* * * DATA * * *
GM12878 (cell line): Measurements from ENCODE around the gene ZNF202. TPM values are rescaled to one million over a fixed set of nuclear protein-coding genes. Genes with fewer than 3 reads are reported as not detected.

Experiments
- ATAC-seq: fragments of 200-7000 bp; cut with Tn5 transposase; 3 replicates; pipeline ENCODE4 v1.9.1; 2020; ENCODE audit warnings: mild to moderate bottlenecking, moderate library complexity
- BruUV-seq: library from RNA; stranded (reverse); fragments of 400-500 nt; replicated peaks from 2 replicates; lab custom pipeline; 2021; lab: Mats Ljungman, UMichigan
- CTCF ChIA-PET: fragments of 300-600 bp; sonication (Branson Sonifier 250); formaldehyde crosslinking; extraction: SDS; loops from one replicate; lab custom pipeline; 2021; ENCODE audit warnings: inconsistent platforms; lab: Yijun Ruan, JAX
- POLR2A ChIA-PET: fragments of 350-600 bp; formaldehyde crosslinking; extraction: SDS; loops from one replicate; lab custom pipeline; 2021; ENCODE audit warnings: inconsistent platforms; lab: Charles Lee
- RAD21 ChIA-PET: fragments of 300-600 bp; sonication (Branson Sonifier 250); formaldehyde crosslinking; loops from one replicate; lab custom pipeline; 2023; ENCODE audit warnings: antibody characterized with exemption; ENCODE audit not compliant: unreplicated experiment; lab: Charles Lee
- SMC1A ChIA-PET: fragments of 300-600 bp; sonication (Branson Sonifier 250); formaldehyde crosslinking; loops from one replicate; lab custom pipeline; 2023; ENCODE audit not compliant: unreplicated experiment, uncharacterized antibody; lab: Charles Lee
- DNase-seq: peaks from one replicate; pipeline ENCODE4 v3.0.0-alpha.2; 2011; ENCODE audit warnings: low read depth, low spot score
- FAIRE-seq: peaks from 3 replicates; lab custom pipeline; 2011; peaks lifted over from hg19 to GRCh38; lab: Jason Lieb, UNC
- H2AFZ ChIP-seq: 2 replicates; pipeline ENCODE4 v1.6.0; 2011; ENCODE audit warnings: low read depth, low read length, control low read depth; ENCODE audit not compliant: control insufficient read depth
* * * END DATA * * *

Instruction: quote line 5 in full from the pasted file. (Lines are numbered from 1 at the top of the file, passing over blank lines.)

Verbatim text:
- CTCF ChIA-PET: fragments of 300-600 bp; sonication (Branson Sonifier 250); formaldehyde crosslinking; extraction: SDS; loops from one replicate; lab custom pipeline; 2021; ENCODE audit warnings: inconsistent platforms; lab: Yijun Ruan, JAX